The original enrollment target was 320 participants. The initial study design assumed a 20% loss to follow-up, resulting in an effective sample size of 256. This study design provided 86% power to detect a between-group difference in weight change of 2.0 kg (4.5 lb) at 18 months.
A total of 417 persons provided written informed consent for screening in the trial; of these, 291 underwent randomization (Fig. 1). The mean age was 45.3 years; 49.8% of the participants were men, and 38.1% were black (Table 1). More than half the participants lived in supported housing, and almost 80% were unable to work. A total of 58.1% of the participants had schizophrenia or a schizoaffective disorder, 22.0% had bipolar disorder, and 12.0% had major depression. The mean number of psychotropic medications was 3.1. On average, there were 29 participants per study site (range, 18 to 45). Follow-up weights were obtained from 279 participants, out of 280 for whom data were not censored at 18 months. At follow-up visits, 93.3% of the participants had their weight measured within the data-collection windows.
As compared with the control group, the mean net weight loss in the intervention group increased progressively over the 18-month study period. At 6 months, the mean change in weight from baseline was −0.3 kg (95% confidence interval [CI], −1.0 to 0.5 [−0.6 lb; 95% CI, −2.3 to 1.1]) in the control group and −1.8 kg (95% CI, −2.5 to −1.0 [−4.0 lb; 95% CI, −5.6 to −2.3]) in the intervention group. At 18 months, the mean change in weight from baseline was −0.2 kg (95% CI, −1.7 to 1.3 [−0.5 lb; 95% CI, −3.7 to 2.8]) in the control group and −3.4 kg (95% CI, −4.7 to −2.1 [−7.5 lb; 95% CI, −10.3 to −4.7]) in the intervention group (Fig. 2, and Table S2 in the Supplementary Appendix).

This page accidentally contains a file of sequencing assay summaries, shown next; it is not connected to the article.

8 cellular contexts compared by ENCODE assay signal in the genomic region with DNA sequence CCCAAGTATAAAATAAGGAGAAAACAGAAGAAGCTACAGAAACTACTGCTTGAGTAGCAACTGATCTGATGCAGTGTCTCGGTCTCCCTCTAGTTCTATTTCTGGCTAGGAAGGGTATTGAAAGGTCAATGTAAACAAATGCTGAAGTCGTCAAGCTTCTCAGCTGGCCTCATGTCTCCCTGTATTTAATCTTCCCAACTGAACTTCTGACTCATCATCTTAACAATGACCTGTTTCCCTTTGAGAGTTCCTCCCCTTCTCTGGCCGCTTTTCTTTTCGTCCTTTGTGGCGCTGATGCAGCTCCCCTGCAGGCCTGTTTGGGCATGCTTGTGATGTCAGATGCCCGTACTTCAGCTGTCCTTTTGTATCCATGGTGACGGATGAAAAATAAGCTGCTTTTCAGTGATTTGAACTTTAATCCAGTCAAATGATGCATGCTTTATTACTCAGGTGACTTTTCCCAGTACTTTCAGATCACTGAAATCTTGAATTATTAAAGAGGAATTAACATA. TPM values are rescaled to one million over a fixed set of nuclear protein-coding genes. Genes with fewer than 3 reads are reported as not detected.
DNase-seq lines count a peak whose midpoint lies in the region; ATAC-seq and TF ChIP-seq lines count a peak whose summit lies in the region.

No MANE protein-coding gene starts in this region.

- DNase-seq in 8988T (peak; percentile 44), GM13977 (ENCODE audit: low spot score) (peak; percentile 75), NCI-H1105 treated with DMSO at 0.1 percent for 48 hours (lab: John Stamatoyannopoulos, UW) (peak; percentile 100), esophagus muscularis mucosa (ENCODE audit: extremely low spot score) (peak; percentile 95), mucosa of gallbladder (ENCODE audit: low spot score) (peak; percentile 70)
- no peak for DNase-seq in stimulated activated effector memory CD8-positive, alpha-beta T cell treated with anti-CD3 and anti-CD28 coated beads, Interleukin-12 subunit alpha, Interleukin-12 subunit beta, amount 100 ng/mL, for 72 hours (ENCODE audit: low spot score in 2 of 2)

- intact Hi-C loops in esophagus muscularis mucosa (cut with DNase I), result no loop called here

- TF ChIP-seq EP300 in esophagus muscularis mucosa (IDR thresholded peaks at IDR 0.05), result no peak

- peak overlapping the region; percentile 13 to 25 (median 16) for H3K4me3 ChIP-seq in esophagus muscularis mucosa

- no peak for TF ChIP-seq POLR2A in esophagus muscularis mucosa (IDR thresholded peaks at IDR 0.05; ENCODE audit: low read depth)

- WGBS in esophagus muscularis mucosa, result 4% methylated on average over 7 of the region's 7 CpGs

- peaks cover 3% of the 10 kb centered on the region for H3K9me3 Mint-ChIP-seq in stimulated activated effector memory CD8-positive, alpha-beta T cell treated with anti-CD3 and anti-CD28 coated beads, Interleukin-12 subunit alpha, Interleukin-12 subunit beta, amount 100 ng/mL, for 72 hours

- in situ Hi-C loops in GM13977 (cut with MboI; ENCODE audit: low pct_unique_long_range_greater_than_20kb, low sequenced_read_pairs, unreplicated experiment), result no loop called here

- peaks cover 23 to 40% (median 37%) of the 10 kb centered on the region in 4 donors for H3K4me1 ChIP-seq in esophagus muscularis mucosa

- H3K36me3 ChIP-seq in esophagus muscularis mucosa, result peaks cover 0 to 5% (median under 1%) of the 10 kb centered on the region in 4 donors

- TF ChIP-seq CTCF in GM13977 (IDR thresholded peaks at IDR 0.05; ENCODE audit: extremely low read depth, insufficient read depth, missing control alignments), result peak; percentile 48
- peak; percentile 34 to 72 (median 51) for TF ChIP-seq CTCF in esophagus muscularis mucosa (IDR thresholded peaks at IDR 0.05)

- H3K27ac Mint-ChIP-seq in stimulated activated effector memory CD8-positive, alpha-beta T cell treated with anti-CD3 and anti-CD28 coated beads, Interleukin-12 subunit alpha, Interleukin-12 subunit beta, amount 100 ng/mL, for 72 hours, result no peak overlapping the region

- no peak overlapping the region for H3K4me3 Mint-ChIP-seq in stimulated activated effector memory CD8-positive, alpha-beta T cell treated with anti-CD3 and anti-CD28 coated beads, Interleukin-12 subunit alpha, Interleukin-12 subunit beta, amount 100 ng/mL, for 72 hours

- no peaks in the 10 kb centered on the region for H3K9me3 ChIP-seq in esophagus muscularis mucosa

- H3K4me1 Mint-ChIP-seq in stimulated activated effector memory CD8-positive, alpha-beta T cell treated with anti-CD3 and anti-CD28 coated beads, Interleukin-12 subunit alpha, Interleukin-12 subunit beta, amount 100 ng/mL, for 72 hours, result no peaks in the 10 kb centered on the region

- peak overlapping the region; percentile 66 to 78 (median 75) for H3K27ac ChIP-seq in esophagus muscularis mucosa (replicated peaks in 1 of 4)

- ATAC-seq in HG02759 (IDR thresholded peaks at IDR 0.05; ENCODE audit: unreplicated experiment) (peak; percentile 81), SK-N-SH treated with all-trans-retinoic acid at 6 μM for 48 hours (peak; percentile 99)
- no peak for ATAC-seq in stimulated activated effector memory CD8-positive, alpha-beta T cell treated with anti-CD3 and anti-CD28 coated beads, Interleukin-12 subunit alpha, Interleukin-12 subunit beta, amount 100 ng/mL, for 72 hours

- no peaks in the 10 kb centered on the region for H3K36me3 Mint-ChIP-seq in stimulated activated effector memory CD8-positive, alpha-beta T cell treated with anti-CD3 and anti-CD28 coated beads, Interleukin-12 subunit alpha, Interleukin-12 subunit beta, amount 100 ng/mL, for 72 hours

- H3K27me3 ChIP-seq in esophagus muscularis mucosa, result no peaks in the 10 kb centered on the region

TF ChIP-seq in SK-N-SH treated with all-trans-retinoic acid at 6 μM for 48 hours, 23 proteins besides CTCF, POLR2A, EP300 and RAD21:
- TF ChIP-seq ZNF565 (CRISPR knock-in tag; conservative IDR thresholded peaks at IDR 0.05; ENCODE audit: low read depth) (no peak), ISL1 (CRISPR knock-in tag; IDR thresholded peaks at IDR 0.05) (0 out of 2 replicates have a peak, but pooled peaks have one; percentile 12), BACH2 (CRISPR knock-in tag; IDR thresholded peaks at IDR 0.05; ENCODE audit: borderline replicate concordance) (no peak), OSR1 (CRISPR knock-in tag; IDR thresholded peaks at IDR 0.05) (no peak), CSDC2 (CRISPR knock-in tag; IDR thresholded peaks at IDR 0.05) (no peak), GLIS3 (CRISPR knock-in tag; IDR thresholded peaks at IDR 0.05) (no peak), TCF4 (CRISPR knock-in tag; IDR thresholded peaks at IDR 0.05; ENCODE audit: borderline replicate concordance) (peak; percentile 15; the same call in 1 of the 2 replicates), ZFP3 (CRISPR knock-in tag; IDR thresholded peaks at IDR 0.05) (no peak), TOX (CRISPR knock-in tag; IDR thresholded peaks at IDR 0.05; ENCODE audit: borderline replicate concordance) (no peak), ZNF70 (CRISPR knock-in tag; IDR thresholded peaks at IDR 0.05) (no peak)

The mean net weight change (change in weight in the intervention group minus change in weight in the control group) at 6 months was −1.5 kg (95% CI, −2.6 to −0.4 [−3.3 lb; 95% CI, −5.7 to −0.9]). At 18 months, the net change was −3.2 kg (95% CI, −5.1 to −1.2 [−7.0 lb; 95% CI, −11.3 to −2.7]). These absolute differences in weight correspond to a percentage weight change of −1.7 percentage points (95% CI, −2.7 to −0.5) in favor of the intervention group at 6 months and −3.4 percentage points (95% CI, −5.4 to −1.4) at 18 months (see the Supplementary Appendix).
Table 2 displays the percentages of participants meeting certain weight-loss thresholds at 6, 12, and 18 months after randomization. Among participants in the intervention group, 63.9% had a weight at 18 months that was at or lower than their baseline weight, as compared with 49.2% of those in the control group. The percentage of participants who lost at least 5% of their baseline weight was 37.8% in the intervention group, as compared with 22.7% in the control group. At 18 months, the net difference in change in BMI for participants in the intervention group, as compared with those in the control group, was −1.1 (95% CI, −1.8 to −0.5) (see the Supplementary Appendix).
In sensitivity analyses, the findings were robust. An analysis that included weights obtained outside the data-collection windows had results that were consistent with those of the primary analysis (see the Supplementary Appendix), as did an analysis with adjustment for the number of psychotropic medications. Results for adiposity-related outcomes, including cardiovascular risk factors, are provided in the Supplementary Appendix.
Table 3 displays data on the numbers of group and individual weight-management sessions and group exercise sessions that were offered to and attended by participants in the intervention group. The median number of total attended sessions was 46 in the first 6 months and 31 in months 7 through 18. Attendance at the group exercise sessions contributed most to the total number of contacts.